Curriculum Resources
Take learning to the next level and transform the way you teach with a vast library of ready-to-use, standards-aligned, adaptable curriculum resources. The resources listed below are either available with an Online Learning Subscription which allows you to instruct, assess and track student performance or as individual hands-on classroom resources which can be purchased. Choose from Multimedia Lessons, Curriculum Mastery Games, Flip Charts, Visual Learning Guides, Flash Cards, Vocabulary Cards, and Curriculum Modules available on our online store. PREMIUM ONLINE LEARNING SUBSCRIPTION OPTIONS
  • Select By Standard
    • General Science
    • Life Science / Biology
    • Human Body
    • Earth Science
    • Physical Science
    • Chemistry
    • Math
    • Language Arts
    • Social Studies

Landforms and Topographic Maps

Science, Grade 6


Table Of Contents: Landforms and Topographic Maps

1. Types of Landforms
Three major types of landforms are plains, plateaus and mountains. A plain is a large region of nearly flat or gently rolling land with little change in elevation. A plateau is a highly elevated flat region that often contains rivers and streams. Mountains are high elevation landforms with steep slopes.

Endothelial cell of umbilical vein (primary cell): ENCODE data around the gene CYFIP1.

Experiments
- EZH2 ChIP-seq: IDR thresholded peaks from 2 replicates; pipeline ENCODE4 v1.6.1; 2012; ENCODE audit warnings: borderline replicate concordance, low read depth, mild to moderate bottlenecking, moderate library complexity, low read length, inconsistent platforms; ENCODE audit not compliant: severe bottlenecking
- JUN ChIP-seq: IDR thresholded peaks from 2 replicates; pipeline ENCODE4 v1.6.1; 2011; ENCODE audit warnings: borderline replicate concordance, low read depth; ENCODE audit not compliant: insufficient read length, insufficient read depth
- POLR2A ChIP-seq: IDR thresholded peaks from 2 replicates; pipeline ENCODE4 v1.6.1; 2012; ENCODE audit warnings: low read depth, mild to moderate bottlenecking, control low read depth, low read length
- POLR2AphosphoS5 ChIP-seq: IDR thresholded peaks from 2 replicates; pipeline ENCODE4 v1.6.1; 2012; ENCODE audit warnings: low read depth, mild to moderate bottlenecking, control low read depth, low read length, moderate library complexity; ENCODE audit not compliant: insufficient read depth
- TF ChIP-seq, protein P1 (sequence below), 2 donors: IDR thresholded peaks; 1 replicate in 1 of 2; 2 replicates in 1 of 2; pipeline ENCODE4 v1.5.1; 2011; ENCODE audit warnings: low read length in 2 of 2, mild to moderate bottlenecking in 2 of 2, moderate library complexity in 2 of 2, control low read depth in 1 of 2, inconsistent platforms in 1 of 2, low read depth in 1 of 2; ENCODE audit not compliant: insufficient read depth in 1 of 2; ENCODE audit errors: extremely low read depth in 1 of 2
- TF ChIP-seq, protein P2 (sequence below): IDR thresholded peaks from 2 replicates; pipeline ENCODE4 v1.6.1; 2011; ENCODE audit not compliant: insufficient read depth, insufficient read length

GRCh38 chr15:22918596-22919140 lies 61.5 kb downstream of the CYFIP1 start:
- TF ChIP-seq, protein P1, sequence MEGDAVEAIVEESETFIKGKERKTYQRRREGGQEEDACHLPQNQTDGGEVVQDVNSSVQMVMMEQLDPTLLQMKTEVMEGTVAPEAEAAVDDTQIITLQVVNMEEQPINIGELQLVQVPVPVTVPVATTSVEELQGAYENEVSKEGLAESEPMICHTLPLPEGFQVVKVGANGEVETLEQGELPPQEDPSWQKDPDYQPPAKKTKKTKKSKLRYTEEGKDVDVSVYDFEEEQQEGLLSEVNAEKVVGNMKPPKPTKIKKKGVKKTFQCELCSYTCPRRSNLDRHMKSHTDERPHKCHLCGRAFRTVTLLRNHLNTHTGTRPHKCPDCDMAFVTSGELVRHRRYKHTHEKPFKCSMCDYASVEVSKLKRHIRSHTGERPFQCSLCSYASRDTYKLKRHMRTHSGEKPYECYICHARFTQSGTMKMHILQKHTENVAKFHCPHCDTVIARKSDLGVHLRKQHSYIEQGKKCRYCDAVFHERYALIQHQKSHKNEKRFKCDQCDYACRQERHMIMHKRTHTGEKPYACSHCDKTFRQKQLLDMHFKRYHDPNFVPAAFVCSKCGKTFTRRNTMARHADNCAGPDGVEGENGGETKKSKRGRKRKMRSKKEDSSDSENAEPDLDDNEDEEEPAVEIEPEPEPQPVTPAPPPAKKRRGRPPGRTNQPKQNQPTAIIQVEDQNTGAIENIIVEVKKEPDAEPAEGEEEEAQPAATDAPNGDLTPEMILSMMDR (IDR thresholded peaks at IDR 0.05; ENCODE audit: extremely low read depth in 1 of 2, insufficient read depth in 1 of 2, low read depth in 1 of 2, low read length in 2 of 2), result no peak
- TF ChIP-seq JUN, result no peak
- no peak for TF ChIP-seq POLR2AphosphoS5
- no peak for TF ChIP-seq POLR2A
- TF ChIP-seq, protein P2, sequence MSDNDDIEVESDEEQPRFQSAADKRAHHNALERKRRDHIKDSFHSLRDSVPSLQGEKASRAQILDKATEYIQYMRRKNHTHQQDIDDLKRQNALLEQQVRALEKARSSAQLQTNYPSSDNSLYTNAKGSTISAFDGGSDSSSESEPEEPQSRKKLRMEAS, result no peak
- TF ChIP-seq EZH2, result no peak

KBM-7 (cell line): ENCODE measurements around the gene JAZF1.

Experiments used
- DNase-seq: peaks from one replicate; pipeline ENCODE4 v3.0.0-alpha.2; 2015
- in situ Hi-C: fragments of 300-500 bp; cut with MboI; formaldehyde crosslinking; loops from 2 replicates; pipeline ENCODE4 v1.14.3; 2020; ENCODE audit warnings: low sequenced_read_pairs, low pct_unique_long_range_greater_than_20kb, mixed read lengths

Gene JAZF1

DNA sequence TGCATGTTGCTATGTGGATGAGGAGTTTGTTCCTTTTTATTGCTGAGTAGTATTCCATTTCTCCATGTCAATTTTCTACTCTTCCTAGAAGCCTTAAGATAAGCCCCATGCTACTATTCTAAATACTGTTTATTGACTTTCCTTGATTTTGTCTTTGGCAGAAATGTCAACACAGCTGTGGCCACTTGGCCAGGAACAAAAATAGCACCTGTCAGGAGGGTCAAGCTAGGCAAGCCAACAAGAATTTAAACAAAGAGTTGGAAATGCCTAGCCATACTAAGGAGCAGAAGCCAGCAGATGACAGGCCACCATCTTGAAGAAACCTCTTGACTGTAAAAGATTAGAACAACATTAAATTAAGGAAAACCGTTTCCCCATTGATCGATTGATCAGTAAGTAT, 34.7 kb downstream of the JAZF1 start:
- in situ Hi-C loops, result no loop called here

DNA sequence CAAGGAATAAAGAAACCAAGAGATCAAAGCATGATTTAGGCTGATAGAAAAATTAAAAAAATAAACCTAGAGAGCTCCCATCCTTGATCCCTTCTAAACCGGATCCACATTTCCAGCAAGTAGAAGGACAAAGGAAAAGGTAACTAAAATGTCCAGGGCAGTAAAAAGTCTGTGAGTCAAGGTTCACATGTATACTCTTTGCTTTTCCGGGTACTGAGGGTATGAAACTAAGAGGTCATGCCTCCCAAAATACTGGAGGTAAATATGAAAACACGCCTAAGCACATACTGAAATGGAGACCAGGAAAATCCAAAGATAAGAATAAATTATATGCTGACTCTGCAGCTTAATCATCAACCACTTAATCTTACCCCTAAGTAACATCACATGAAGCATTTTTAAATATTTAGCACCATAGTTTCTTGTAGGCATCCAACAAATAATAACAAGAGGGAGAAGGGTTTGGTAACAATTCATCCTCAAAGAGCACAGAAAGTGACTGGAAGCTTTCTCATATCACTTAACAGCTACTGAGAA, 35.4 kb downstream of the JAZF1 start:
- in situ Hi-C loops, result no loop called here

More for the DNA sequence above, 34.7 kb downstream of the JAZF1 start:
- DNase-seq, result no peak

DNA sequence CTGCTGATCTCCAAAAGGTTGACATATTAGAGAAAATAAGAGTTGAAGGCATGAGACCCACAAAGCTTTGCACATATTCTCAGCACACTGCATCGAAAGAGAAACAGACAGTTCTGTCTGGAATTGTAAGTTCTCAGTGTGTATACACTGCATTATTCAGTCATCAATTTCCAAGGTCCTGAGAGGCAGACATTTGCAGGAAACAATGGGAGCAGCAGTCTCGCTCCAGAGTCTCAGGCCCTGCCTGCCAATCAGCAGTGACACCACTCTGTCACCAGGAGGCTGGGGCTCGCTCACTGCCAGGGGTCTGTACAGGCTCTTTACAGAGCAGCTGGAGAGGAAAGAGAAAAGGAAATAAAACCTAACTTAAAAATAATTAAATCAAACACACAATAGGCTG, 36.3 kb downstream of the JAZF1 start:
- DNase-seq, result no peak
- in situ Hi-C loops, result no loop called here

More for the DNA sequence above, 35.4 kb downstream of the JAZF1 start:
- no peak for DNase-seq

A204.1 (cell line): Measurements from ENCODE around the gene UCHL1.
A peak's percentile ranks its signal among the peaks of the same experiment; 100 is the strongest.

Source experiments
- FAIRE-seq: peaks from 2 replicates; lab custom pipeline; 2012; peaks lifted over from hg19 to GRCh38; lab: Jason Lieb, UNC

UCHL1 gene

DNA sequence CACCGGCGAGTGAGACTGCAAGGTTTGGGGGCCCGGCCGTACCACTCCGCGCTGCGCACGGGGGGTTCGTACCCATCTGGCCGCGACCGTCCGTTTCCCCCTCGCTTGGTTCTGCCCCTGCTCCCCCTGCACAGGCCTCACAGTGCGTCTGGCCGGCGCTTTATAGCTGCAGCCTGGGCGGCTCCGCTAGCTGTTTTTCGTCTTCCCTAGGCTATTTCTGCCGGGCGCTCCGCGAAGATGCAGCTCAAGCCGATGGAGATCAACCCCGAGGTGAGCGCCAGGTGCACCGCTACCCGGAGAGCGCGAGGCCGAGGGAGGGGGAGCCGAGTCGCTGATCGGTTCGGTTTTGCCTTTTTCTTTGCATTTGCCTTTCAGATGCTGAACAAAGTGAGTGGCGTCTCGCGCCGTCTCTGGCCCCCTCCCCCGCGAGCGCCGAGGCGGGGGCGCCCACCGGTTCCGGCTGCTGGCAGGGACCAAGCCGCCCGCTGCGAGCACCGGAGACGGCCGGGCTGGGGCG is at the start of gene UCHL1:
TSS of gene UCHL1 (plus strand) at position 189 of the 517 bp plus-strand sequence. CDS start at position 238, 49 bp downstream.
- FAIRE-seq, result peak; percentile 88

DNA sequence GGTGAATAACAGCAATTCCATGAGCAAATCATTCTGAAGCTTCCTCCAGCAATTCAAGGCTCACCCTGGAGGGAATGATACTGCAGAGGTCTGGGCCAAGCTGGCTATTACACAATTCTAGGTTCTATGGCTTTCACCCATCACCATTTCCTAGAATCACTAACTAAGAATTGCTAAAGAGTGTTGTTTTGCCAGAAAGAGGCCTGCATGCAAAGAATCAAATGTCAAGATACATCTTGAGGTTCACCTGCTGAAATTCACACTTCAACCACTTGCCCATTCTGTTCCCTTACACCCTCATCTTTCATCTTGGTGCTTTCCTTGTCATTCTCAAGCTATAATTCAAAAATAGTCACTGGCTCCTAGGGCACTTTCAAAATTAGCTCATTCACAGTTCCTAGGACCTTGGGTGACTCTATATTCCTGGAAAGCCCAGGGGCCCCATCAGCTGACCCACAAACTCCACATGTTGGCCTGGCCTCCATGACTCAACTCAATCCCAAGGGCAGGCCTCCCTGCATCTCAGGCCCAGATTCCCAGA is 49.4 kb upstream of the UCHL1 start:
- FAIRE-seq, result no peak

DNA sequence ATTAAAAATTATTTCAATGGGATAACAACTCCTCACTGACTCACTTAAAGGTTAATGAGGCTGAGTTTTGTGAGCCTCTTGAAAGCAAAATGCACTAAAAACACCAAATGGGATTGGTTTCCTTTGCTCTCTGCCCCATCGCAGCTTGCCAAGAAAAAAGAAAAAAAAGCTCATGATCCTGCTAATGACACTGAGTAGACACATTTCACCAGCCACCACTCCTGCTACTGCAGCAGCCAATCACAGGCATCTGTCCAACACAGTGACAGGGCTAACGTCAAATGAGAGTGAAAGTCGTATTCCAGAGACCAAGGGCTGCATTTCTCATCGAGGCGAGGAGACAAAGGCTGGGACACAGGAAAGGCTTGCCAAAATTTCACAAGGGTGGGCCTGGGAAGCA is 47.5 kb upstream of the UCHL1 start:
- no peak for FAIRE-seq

2. What Is a Topographic Map?
A topographic map provides information about the surface features of a particular area. Topographic maps show natural features such as rivers and mountains as well as human-made features like buildings, roads and bridges. The symbols that represent map features are found in the legend.
3. Topographic Map Contour Lines
Contour lines on a topographic map connect points of equal elevation. An index contour is a darker, heavier line with a marked elevation. The contour interval is the difference in elevation between two contour lines. The relief is the vertical distance between the highest and lowest elevation points on the map.
4. Topographic Map Rules
There are some basic rules to remember when reading a topographic map. Contour lines never cross. When contour lines are spaced close together, the slope is steep. If they are spread apart, the slope is gentle. Contour lines that cross a valley or stream are V-shaped with the V pointing toward the higher elevation. Tops of hills or depressions are shown as closed circles.
© Copyright 2012-2020 NewPath Learning. All Rights Reserved. Privacy Notice * Terms of Use